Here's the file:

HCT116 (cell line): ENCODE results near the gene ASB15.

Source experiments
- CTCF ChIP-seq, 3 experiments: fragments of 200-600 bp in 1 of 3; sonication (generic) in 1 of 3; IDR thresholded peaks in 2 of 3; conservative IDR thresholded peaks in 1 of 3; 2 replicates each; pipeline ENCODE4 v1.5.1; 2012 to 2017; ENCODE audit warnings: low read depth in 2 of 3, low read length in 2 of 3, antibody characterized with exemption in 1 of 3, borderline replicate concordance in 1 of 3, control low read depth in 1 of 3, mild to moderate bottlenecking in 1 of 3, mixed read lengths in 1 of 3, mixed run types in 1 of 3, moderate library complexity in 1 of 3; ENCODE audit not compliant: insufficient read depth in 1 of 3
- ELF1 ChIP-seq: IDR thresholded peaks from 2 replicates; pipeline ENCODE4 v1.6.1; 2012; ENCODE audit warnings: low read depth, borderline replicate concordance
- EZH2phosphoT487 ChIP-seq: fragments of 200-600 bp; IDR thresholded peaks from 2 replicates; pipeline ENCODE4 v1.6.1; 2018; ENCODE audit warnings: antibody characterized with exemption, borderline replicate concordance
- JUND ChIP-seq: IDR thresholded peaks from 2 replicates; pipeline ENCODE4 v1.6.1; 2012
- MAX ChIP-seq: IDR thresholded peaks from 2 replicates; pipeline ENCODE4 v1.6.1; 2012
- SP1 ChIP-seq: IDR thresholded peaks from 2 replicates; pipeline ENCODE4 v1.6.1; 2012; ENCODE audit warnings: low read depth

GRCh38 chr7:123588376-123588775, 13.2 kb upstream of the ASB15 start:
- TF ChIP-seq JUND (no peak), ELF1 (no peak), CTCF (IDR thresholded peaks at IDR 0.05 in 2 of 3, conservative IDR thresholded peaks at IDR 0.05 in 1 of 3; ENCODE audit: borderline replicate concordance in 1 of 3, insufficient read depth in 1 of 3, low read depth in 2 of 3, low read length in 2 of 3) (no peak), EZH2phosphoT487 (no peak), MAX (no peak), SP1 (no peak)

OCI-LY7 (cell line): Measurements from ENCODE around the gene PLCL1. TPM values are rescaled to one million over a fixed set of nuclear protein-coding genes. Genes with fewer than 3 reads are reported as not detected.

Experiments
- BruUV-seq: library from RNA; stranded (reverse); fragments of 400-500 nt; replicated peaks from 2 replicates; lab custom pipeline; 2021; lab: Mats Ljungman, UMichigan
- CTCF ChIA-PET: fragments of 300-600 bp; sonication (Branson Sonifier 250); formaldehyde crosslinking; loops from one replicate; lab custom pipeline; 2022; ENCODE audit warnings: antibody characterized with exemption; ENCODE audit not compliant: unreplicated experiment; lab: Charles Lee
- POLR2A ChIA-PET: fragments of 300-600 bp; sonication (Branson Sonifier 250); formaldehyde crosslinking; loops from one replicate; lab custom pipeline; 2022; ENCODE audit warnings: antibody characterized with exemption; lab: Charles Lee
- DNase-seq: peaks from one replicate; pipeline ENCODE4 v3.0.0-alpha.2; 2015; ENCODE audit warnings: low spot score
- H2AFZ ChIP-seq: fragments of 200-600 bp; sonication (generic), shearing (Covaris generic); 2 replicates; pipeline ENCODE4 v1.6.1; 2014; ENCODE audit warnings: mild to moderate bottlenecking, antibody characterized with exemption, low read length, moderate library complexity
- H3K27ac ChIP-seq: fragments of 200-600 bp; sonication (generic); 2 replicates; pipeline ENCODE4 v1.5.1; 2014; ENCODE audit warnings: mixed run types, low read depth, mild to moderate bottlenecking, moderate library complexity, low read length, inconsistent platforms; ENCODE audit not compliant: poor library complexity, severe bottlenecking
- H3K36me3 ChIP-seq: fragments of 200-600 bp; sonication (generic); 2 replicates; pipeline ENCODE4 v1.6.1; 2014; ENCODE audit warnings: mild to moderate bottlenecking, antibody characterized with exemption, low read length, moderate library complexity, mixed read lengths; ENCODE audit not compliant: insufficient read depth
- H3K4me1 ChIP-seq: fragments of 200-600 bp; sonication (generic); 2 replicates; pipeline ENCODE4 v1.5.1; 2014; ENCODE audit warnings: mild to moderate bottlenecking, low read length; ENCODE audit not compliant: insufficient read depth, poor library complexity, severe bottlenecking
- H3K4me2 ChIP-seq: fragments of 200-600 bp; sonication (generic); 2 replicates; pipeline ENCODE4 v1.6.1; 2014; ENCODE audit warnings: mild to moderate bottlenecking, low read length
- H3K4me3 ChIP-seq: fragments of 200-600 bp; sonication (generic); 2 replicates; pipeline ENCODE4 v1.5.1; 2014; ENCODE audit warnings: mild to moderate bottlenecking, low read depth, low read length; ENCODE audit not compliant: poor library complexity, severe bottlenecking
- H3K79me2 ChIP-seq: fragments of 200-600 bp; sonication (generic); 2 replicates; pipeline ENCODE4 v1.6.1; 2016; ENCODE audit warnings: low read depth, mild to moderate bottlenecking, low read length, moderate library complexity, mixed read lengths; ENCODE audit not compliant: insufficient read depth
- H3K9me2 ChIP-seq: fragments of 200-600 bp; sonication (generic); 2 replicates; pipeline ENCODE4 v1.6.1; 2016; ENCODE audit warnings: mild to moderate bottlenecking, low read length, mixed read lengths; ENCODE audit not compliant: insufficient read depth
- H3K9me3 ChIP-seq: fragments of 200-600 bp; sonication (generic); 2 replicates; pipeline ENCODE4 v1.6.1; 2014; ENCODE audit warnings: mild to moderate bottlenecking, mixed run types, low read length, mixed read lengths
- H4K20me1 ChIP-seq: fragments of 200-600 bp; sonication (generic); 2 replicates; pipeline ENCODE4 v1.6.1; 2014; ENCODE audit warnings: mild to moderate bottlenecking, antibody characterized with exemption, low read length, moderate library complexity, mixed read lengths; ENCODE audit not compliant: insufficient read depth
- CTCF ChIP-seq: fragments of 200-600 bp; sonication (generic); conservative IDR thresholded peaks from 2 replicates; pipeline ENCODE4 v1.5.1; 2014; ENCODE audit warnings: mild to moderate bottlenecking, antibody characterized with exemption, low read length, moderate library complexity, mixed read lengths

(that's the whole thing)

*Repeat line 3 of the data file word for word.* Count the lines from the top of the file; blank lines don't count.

- CTCF ChIP-seq, 3 experiments: fragments of 200-600 bp in 1 of 3; sonication (generic) in 1 of 3; IDR thresholded peaks in 2 of 3; conservative IDR thresholded peaks in 1 of 3; 2 replicates each; pipeline ENCODE4 v1.5.1; 2012 to 2017; ENCODE audit warnings: low read depth in 2 of 3, low read length in 2 of 3, antibody characterized with exemption in 1 of 3, borderline replicate concordance in 1 of 3, control low read depth in 1 of 3, mild to moderate bottlenecking in 1 of 3, mixed read lengths in 1 of 3, mixed run types in 1 of 3, moderate library complexity in 1 of 3; ENCODE audit not compliant: insufficient read depth in 1 of 3